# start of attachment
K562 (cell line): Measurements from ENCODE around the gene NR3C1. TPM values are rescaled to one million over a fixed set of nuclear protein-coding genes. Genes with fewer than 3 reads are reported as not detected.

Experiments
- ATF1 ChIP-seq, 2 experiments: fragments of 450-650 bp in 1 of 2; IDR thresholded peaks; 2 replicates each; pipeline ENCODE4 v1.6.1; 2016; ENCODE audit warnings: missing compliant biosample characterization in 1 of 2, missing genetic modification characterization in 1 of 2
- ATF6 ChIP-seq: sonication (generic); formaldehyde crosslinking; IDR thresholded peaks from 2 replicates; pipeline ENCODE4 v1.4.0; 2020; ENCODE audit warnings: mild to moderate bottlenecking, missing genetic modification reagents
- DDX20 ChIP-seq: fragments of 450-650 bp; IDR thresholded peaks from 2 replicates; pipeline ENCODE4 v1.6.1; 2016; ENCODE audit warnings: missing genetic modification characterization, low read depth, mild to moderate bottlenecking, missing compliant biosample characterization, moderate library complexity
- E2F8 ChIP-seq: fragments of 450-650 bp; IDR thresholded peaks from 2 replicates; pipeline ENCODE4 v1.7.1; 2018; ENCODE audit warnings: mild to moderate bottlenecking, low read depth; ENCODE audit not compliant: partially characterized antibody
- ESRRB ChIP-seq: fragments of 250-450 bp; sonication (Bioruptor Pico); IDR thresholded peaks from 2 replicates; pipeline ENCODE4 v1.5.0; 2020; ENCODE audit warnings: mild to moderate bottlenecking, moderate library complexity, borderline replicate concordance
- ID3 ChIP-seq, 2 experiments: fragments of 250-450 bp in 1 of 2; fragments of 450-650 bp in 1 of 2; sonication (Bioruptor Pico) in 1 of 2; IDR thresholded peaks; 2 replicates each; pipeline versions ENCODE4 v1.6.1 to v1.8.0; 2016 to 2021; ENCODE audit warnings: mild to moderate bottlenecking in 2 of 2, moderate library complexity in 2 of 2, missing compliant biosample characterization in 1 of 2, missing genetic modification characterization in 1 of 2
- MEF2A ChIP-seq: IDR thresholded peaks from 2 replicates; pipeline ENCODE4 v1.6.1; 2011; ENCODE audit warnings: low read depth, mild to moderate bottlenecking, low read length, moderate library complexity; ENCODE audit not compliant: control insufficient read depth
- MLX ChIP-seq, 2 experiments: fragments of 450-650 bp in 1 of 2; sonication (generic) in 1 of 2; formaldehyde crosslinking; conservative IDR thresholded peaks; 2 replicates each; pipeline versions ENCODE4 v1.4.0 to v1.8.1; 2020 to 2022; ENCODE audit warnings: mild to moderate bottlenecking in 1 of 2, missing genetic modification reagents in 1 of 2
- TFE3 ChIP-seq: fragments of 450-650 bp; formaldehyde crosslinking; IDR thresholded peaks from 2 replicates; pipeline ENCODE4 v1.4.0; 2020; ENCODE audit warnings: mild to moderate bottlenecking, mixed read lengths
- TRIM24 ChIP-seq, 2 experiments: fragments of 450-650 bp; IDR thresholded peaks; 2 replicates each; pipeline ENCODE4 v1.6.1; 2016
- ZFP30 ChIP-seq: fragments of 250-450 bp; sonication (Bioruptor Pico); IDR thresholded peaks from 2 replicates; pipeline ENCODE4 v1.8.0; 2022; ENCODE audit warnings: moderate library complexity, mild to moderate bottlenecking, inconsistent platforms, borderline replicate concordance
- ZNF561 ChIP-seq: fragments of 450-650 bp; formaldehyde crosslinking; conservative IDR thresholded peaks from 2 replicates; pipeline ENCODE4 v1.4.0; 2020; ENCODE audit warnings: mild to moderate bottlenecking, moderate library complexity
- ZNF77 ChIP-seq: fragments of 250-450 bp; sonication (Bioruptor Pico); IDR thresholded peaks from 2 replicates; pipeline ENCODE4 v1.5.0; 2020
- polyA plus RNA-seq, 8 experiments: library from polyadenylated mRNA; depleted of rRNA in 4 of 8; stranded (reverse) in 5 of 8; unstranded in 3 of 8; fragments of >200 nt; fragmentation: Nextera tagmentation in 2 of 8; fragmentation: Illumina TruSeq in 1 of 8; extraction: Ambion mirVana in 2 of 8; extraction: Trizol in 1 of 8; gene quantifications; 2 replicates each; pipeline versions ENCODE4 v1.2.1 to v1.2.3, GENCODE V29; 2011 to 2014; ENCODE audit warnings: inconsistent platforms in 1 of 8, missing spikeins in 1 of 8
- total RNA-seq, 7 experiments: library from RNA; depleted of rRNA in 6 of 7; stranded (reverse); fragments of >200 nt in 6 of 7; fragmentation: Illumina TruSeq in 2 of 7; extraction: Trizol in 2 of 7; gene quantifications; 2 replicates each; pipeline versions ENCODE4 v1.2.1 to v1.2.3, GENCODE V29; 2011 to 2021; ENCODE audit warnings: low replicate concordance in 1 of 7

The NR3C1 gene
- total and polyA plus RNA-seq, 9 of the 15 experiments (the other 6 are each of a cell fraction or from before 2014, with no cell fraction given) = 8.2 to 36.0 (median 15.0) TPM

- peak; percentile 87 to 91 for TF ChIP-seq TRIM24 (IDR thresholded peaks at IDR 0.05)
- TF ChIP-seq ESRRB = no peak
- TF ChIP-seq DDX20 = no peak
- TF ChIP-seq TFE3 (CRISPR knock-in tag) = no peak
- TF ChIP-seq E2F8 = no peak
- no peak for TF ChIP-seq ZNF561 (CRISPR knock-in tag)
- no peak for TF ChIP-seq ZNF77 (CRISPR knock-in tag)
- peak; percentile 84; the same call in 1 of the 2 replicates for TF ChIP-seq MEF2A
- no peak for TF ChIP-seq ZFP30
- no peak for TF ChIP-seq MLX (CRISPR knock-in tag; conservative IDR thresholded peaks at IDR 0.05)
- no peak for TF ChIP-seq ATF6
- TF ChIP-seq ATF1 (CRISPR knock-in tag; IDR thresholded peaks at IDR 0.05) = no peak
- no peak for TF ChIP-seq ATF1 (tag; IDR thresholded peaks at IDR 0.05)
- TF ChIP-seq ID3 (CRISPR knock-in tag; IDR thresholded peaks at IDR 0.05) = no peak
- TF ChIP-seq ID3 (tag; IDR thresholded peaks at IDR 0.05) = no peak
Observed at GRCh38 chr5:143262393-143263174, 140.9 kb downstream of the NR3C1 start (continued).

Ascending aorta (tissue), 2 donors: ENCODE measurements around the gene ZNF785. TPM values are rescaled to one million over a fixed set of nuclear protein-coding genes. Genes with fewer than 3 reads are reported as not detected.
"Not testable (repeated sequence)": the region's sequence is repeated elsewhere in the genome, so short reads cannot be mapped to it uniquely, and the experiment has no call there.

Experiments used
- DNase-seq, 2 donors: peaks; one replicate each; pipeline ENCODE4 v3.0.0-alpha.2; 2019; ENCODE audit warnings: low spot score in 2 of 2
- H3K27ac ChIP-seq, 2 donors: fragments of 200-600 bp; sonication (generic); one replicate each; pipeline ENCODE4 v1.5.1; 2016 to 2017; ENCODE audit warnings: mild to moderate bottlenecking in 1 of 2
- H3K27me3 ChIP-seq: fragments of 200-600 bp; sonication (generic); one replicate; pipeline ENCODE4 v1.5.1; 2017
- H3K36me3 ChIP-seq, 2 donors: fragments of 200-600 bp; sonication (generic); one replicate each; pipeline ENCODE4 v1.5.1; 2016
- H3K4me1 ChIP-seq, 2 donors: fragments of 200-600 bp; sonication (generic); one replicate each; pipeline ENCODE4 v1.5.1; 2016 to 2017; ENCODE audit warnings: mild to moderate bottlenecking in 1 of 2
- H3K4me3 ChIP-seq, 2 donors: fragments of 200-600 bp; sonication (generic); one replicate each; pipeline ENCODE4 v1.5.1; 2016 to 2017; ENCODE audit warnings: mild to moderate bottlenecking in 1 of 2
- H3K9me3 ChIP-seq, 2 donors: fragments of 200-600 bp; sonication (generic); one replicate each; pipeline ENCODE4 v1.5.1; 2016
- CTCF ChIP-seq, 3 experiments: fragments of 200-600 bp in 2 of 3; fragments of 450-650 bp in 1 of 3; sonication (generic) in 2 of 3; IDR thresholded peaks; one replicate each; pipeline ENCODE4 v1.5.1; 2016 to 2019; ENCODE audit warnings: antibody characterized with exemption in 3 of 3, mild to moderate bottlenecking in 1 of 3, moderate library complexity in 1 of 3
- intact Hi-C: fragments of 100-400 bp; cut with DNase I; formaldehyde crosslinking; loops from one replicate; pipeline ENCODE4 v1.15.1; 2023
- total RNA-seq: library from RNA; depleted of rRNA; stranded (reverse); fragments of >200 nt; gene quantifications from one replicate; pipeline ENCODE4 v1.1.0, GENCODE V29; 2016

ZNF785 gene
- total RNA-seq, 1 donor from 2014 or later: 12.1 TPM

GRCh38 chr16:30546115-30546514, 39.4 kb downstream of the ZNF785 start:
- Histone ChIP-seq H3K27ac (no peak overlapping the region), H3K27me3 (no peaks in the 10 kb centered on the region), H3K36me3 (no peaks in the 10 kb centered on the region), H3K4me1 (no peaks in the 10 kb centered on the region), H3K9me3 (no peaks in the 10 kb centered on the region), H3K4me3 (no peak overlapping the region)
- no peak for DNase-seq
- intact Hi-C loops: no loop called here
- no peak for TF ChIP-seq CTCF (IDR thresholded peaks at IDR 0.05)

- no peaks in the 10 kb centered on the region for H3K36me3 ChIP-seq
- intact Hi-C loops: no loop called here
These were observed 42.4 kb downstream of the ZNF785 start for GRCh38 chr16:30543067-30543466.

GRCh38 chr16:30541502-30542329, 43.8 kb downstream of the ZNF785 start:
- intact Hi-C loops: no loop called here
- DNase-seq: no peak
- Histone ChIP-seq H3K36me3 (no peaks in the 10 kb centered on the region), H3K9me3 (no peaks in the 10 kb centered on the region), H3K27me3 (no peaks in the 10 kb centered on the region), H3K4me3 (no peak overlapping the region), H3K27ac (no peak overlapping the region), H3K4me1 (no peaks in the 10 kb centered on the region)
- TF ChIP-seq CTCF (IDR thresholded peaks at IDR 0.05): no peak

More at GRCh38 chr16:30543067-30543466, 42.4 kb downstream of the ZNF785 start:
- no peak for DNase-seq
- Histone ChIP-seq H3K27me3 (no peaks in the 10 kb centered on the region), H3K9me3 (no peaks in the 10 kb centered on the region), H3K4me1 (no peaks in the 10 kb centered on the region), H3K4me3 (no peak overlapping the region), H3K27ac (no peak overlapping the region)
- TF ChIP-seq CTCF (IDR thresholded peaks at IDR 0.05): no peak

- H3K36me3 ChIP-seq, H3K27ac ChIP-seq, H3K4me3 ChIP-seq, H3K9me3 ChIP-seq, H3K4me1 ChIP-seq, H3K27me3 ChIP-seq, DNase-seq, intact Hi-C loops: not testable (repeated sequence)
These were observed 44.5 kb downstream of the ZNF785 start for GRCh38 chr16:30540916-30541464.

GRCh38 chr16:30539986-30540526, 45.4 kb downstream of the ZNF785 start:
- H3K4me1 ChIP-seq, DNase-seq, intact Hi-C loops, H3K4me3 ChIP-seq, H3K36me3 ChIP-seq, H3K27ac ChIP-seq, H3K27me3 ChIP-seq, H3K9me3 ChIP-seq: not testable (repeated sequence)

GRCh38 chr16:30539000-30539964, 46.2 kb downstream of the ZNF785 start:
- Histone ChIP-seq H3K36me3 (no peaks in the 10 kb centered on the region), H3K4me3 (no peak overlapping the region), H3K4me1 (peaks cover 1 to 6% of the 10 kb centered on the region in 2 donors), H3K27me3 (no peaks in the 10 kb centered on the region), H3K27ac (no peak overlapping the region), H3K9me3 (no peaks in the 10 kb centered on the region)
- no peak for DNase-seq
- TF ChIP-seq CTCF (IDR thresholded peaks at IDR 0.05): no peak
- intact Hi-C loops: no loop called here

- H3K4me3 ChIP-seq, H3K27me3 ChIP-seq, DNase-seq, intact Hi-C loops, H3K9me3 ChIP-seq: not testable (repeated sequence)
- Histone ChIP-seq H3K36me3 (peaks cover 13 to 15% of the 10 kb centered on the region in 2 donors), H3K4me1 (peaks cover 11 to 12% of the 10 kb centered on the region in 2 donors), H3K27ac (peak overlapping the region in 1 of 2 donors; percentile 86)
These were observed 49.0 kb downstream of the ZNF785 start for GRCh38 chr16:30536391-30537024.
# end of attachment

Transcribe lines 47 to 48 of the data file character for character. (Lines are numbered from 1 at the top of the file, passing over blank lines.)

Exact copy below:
- intact Hi-C: fragments of 100-400 bp; cut with DNase I; formaldehyde crosslinking; loops from one replicate; pipeline ENCODE4 v1.15.1; 2023
- total RNA-seq: library from RNA; depleted of rRNA; stranded (reverse); fragments of >200 nt; gene quantifications from one replicate; pipeline ENCODE4 v1.1.0, GENCODE V29; 2016